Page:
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Ban slams Africa power-grabs as Kadhafi steps aside
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Jan 31, 2010 - 7:38:28 AM

Ban slams Africa power-grabs as Kadhafi steps aside

ADDIS ABABA UN chief Ban Ki-Moon on Sunday criticised power-grabs in Africa in a speech to the continent's leaders as Libya's Moamer Kadhafi reluctantly handed over the presidency of the African Union to Malawi.

The build-up to the three-day AU summit in Addis Ababa had been dominated by the expectation that Kadhafi would try to extend his 12-month tenure as head of the 53-member body.

But soon after Ban issued his appeal at the summit's opening for leaders to stick to the rules, Kadhafi announced that an agreement had been reached for Malawi's President Bingu wa Mutharika to take the helm for the coming year.

"I accept this responsibility with a lot of humility, said Mutharika who was the candidate of the bloc of southern African nations.

Kadhafi's presidency of the body has been marked by his efforts to promote his vision of a "United States of Africa" -- a project that has made little progress during his 12 months in charge.

It has also prompted awkward questions about the continent's commitment to democracy, given the absence of free elections in Libya ever since Kadhafi took power in a bloodless coup in 1969.

In his address to the conference, Ban expressed concern about what he called a recent resurgence of "unconstitutional" power changes in Africa and rapped attempts by incumbents to change the law in order to help them stay in office.

"The resurgence of unconstitutional changes of government in Africa is a matter of serious concern," said the UN secretary general.

"We must also guard against the manipulation of established processes to retain power."

Africa has been dogged by a series of political crises in the last year, including in Madagascar where President Marc Ravalomanana was toppled in an army-backed coup in March, and in Guinea where an army junta which came to power in December 2008 was accused of massacring opposition followers.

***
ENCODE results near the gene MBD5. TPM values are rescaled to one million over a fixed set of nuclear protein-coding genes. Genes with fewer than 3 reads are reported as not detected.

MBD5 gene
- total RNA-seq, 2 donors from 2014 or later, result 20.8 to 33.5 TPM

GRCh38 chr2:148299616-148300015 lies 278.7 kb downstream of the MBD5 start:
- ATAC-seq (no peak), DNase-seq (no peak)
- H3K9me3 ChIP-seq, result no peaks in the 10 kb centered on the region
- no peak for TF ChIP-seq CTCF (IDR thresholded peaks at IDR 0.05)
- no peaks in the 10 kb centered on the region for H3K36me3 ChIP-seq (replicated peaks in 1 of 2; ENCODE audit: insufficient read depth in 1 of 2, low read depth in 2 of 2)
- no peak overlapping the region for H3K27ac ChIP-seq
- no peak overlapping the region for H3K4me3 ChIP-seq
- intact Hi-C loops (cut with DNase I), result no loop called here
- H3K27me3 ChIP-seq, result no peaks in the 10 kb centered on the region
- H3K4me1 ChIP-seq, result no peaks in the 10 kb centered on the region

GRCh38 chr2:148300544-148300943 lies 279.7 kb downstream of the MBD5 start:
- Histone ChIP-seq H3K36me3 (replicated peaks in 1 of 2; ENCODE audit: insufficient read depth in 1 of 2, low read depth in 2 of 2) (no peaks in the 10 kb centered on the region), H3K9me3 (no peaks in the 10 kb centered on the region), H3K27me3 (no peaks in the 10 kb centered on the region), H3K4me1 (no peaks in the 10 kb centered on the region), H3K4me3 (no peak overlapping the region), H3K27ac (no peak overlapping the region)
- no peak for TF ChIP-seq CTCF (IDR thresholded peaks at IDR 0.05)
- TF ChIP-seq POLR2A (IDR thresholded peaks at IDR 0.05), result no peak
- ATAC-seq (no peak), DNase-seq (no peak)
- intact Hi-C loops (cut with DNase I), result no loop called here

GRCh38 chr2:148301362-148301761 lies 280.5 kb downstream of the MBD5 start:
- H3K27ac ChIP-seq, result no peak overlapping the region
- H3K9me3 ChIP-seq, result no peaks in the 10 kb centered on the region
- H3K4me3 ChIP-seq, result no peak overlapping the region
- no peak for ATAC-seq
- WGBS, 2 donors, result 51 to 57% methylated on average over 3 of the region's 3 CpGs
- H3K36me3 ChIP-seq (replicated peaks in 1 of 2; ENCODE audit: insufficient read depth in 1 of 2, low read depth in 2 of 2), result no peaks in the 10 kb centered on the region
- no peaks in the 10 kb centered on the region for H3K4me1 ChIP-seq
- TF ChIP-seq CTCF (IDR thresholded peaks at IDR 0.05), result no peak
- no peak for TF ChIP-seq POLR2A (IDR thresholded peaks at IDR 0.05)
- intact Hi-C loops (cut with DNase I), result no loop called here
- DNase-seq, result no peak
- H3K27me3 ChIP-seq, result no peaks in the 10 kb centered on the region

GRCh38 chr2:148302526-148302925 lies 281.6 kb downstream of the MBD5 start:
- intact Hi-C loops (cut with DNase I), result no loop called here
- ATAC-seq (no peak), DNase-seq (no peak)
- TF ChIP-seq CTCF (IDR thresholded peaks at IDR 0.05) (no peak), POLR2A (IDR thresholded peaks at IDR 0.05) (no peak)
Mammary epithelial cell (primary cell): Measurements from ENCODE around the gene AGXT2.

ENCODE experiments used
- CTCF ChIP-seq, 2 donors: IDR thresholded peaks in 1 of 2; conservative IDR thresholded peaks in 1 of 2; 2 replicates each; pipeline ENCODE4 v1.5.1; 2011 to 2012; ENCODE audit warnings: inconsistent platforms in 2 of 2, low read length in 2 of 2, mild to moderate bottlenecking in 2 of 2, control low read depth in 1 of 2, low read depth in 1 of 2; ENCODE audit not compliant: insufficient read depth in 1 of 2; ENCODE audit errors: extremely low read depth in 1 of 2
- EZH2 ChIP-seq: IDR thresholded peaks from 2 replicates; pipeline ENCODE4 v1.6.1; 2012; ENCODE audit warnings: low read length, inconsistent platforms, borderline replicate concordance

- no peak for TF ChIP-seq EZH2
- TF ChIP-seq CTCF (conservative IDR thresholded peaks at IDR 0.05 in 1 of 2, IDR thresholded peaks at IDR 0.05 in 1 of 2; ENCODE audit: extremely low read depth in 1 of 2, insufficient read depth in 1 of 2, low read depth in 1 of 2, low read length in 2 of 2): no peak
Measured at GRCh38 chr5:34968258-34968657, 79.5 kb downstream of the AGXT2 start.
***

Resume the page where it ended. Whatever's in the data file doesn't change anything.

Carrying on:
Other recent trouble-spots include Niger where the president has brushed aside international pleas to allow himself another term in office and Mauritania where the country's first democratically-elected leader was toppled by the army in August 2008.

In his acceptance speech, Mutharika said it was time for Africa to fulfil its promise, saying "the time has come for Africa to develop Africa".

"Africa is not a poor continent but the African populations are poor when we have actually a lot of natural resources," he told his peers.

"We have many scientists, engineers, artists, sports champion who are now in western countries contributing to the development of these countries."

Kadhafi meanwhile said that he would continue to push his dream of a fully integrated continent.

"There is no need for any title, I'll remain in the front struggling," he added.

"If we have one African voice, one African foreign policy in the international arena, then we'll be heard.

"If we don't unite we'll be colonised again."

In an interview with AFP on Saturday, Ban put particular emphasis on the fate of Sudan, where tension has been mounting in the run-up to a 2011 referendum in which the south is widely expected to choose independence from Khartoum, only six years after signing a peace deal.

He called the situation prevailing in the war-torn western Sudanese province of Darfur "a serious situation which reflects and exposes our limitations".

Sudanese President Omar al-Beshir arrived in the Ethiopian capital on Friday. His movements have been closely monitored since the International Criminal Court last year slapped him with an arrest warrant over the atrocities committed in the Darfur region since 2003.

The summit's official theme is information technology, but the leaders barely touched on the subject in their opening remarks.

The assembled leaders also observed a minute's silence in memory of the 90 victims of the Ethiopian Airlines crash off the coast of Libya in the early hours of January 25.

They also expressed their sympathy for the people of Haiti whose capital was devastated by a powerful earthquake on January 12, leaving 170,000 people dead and one million homeless.

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